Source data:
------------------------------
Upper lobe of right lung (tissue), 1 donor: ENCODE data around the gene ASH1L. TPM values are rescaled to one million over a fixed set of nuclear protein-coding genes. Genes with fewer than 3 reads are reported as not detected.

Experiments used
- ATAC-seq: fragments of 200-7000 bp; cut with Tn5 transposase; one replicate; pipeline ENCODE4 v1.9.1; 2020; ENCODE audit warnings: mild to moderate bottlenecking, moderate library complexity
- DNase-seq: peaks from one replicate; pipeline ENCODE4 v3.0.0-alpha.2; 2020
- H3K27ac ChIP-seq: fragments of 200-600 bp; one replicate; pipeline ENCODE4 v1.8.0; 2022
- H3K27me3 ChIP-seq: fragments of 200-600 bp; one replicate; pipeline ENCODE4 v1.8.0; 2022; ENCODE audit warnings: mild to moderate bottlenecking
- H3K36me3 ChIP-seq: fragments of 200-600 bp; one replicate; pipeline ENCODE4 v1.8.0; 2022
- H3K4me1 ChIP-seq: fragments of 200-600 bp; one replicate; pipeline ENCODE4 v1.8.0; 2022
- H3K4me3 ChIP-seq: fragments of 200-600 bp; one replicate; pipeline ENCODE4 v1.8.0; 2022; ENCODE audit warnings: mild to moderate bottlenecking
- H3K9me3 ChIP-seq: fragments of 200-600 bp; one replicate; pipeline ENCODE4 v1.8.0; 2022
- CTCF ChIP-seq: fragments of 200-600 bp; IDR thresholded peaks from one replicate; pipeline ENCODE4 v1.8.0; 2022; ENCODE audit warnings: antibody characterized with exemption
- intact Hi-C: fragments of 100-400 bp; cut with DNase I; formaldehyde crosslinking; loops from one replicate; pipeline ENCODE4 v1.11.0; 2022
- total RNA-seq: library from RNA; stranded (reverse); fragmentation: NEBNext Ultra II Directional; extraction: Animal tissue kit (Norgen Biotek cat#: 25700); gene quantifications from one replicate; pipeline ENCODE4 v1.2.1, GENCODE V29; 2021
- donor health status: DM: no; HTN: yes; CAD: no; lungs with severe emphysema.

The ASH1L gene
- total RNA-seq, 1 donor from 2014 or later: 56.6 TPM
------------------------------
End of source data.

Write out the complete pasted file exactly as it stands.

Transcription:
Upper lobe of right lung (tissue), 1 donor: ENCODE data around the gene ASH1L. TPM values are rescaled to one million over a fixed set of nuclear protein-coding genes. Genes with fewer than 3 reads are reported as not detected.

Experiments used
- ATAC-seq: fragments of 200-7000 bp; cut with Tn5 transposase; one replicate; pipeline ENCODE4 v1.9.1; 2020; ENCODE audit warnings: mild to moderate bottlenecking, moderate library complexity
- DNase-seq: peaks from one replicate; pipeline ENCODE4 v3.0.0-alpha.2; 2020
- H3K27ac ChIP-seq: fragments of 200-600 bp; one replicate; pipeline ENCODE4 v1.8.0; 2022
- H3K27me3 ChIP-seq: fragments of 200-600 bp; one replicate; pipeline ENCODE4 v1.8.0; 2022; ENCODE audit warnings: mild to moderate bottlenecking
- H3K36me3 ChIP-seq: fragments of 200-600 bp; one replicate; pipeline ENCODE4 v1.8.0; 2022
- H3K4me1 ChIP-seq: fragments of 200-600 bp; one replicate; pipeline ENCODE4 v1.8.0; 2022
- H3K4me3 ChIP-seq: fragments of 200-600 bp; one replicate; pipeline ENCODE4 v1.8.0; 2022; ENCODE audit warnings: mild to moderate bottlenecking
- H3K9me3 ChIP-seq: fragments of 200-600 bp; one replicate; pipeline ENCODE4 v1.8.0; 2022
- CTCF ChIP-seq: fragments of 200-600 bp; IDR thresholded peaks from one replicate; pipeline ENCODE4 v1.8.0; 2022; ENCODE audit warnings: antibody characterized with exemption
- intact Hi-C: fragments of 100-400 bp; cut with DNase I; formaldehyde crosslinking; loops from one replicate; pipeline ENCODE4 v1.11.0; 2022
- total RNA-seq: library from RNA; stranded (reverse); fragmentation: NEBNext Ultra II Directional; extraction: Animal tissue kit (Norgen Biotek cat#: 25700); gene quantifications from one replicate; pipeline ENCODE4 v1.2.1, GENCODE V29; 2021
- donor health status: DM: no; HTN: yes; CAD: no; lungs with severe emphysema.

The ASH1L gene
- total RNA-seq, 1 donor from 2014 or later: 56.6 TPM